Friday, August 1, 2008

DVD Under the Radar 08/01/08

Classic British Thrillers (The Phantom Light / Red Ensign / The Upturned Glass) – One DVD containing three mystery films, notable primarily as two examples (The Phantom Light and Red Ensign) of the early, contract work of one of Britain’s greatest directors, Michael Powell. His ideas are only in nascent form here, but if you’re like me in following the careers of directors, this provides two more minor parts of the total picture.

Frank Lloyd Wright’s Fallingwater – Probably the most famous architectural accomplishment in the United States, Frank Lloyd Wright’s Fallingwater is explored in this hour-long documentary and second disc of interactive material.

The Good Fight: the Abraham Lincoln Brigade in the Spanish Civil War – The title pretty much sums it up, but this well-made documentary illuminates a fascinating chapter of American History, in which 2800 volunteers join Spain in an international fight against Franco’s forces, ultimately losing to the superior strength of the fascist regime and then returning home to suspicion and mistrust. Interviews with surviving participants archival footage and a powerful narration combine to provide a great portrait.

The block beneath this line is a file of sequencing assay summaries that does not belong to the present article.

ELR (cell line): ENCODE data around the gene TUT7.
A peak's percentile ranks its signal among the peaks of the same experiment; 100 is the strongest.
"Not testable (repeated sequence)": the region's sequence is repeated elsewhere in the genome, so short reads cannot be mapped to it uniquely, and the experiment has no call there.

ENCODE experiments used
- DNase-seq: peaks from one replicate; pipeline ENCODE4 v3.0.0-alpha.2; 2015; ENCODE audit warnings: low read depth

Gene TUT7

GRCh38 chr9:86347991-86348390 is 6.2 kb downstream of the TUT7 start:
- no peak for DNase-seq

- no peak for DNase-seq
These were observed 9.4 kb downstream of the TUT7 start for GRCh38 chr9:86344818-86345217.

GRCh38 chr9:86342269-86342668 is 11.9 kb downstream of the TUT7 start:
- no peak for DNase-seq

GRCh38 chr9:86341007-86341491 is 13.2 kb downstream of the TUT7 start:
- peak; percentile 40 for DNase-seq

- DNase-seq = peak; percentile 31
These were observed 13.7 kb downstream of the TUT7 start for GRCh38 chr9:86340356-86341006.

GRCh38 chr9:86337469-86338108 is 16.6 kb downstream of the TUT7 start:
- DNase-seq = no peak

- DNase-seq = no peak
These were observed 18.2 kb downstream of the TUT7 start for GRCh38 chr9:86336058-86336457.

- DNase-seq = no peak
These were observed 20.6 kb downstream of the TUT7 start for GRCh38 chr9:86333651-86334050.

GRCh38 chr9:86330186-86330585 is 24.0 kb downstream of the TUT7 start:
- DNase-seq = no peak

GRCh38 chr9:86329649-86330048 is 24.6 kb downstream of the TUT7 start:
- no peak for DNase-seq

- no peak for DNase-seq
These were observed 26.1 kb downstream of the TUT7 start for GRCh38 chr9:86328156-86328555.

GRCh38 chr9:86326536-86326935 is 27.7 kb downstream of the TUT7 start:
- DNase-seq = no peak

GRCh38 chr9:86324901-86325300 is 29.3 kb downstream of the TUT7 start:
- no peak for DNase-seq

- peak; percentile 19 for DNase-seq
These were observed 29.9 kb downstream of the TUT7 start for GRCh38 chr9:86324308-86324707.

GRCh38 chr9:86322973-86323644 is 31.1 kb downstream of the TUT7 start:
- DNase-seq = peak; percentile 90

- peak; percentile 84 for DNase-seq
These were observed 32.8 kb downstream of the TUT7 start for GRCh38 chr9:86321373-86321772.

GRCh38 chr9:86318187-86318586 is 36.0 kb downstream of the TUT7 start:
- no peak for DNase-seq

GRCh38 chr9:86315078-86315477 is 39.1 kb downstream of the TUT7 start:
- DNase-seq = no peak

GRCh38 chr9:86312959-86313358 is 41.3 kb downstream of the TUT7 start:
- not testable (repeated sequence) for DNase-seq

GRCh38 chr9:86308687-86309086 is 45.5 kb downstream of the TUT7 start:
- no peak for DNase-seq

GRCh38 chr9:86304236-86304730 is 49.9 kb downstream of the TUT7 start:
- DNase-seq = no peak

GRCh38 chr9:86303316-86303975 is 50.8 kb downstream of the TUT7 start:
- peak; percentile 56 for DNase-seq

Victor Sjöström – I’m eager to check out two DVDs of silent works by Victor Sjöström, the man widely credited with giving Ingmar Bergman his start in film (and also the man who starred in Bergman’s great Wild Strawberries many years later). One features two films: A Man There Was (1917) and Ingeborg Holm (1913) while the other has The Outlaw and His Wife (1918) and a documentary made about Sjöström. I’ve only seen Sjöström’s classic The Wind (1927), but that was enough of a masterpiece that I’ve got to check out more.

Tai Chi Master – This is the DVD I’ve waited all week for. Suffice to say that if you don’t have an affinity for some of the great kung-fu films of the 1990’s, this is a great place to start. Jet Li is at his peak, Michelle Yeoh is terrific, and the humor and action intertwine beautifully. Along with the two Legend of Fong Sai Yuk films (also Li/Yoeh partnerships), this is one of my very favorite kung-fu films of the period.

1 comment:

Sumner said...

These Sjostrom flicks are super, but I want to see more from the other masters of early Scando-cinema Mauritz Stiller and Benjamin Christensen.